Given the company’s Q4 pre-announcement last week that the company would beat the guidance they gave on their Q3 call in Oct, and the likelihood that they will not give too specific forward guidance, or at least beyond the current quarter until the new CEO takes over next month, I think it is fair to say that expectations are not particularly high, but there is also not likely to be too much new news aside from a “progress report on their 7nm process” the company alluded to in last week’s press release.
My friend Jared Weisfeld, Tech Specialist from Jefferies and frequent Fast Money guest highlighted the following into tonight’s print in a note to his clients this morning:
Given ongoing PC and DCG strength, buyside is looking for upside in-line with historical surprises, call it 3-5%, or about $18BN in revenue for Q4. Given that Gelsinger won’t assume the role until February 15th, buyside is NOT expecting a formal strategy update or a full year FY2021 guide. Given press reports on core i3 outsourcing to TSMC 5nm, could the Company specifically mention that INTC has decided to outsource select CPU products to TSMC? Definitely possible but I’d be very surprised if we got an update on their formal strategic review prior to Gelsinger coming into the role.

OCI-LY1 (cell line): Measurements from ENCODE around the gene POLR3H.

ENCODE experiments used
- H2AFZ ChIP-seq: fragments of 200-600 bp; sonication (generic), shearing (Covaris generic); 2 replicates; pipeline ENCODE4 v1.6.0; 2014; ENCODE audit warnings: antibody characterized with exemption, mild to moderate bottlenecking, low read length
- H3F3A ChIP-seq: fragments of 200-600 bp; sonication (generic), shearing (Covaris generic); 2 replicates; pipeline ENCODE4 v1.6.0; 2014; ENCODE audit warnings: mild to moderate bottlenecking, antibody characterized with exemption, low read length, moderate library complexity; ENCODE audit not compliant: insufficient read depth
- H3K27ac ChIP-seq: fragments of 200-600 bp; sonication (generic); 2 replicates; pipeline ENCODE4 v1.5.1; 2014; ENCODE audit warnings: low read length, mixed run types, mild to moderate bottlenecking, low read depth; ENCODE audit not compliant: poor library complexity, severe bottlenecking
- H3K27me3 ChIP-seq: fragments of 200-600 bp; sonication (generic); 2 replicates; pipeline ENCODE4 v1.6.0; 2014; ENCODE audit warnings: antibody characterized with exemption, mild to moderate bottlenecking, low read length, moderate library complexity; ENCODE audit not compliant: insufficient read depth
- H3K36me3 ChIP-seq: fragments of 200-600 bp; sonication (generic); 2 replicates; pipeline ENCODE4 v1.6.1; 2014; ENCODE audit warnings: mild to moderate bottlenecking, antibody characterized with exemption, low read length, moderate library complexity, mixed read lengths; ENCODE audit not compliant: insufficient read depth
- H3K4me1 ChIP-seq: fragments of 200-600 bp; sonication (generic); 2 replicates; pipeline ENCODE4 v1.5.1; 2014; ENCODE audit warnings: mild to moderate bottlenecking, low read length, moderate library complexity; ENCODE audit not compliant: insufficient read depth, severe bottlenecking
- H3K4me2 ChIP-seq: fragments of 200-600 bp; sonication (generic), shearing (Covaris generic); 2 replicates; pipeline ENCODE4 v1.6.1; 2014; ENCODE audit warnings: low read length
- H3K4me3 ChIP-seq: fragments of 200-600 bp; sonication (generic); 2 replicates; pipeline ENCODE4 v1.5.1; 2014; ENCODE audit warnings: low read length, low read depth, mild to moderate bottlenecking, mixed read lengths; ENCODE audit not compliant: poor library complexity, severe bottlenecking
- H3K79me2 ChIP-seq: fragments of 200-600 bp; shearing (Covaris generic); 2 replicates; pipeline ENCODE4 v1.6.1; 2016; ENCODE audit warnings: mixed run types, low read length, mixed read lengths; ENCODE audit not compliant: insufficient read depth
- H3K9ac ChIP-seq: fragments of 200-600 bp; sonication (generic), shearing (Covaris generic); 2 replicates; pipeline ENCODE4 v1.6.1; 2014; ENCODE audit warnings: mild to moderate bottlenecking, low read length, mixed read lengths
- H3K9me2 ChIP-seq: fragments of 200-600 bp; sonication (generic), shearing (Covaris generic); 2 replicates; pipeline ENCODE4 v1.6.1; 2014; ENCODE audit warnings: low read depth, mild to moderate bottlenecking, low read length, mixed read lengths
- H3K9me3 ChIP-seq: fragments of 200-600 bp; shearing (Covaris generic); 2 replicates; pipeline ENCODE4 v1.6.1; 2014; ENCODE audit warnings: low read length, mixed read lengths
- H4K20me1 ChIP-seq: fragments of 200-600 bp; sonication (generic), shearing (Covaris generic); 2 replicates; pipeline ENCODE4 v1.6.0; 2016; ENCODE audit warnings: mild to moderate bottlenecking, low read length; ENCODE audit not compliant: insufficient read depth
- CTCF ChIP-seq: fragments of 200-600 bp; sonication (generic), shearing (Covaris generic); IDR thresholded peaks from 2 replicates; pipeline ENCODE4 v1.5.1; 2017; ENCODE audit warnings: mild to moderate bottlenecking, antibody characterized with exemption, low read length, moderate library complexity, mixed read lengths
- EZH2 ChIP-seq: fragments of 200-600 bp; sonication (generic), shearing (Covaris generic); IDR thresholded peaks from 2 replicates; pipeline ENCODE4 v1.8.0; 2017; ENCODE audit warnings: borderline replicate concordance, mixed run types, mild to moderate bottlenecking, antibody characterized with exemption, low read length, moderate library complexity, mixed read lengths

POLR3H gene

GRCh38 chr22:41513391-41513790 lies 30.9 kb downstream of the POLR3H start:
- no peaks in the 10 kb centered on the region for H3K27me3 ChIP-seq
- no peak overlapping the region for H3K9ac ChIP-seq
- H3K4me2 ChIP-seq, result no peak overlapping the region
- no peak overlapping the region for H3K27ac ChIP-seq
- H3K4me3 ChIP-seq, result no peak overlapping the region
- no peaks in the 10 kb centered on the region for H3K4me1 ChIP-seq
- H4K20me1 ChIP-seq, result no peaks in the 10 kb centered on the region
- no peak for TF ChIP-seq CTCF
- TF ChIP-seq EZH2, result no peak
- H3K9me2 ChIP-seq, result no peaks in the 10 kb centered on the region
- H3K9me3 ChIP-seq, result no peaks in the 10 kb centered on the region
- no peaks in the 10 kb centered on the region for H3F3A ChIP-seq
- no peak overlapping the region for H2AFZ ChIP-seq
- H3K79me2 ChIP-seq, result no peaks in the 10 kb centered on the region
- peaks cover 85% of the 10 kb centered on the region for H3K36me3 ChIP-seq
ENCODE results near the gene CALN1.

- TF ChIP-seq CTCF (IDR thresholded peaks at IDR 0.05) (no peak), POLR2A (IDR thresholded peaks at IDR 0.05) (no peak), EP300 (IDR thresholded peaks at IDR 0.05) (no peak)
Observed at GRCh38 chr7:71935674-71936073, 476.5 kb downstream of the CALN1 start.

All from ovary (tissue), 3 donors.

Heading into Q1, demand checks remain firmly positive and PC / DCG growth is expected to continue. However most are expecting a conservative guide to provide some air cover for Pat to beat his first quarter. The street is sitting in a very good place for March at -8% q/q, -18% y/y, and folks are looking for modest upside here – call it $16.5BN in revenue vs. the street at $16.2BN. Gross margins are a total wildcard given the ongoing strategic review and progress on 10nm – the street is looking for a ~100bps increase sequentially to 56%.
So what’s the trade? If I were long the stock, I might look for ways to add yield in the event that the stock consolidates some of its recent gains before investors get a sense of the new CEO’s path forward which won’t materialize for at least a few months. Yield enhancement in the form of an overwrite, selling 1 out of the money call vs 100 shares of stock also serves as a buffer to the downside equal to the premium received for selling the call, for instance:
vs 100 shares of INTC long at $59 Sell 1 Feb 63 call $1.20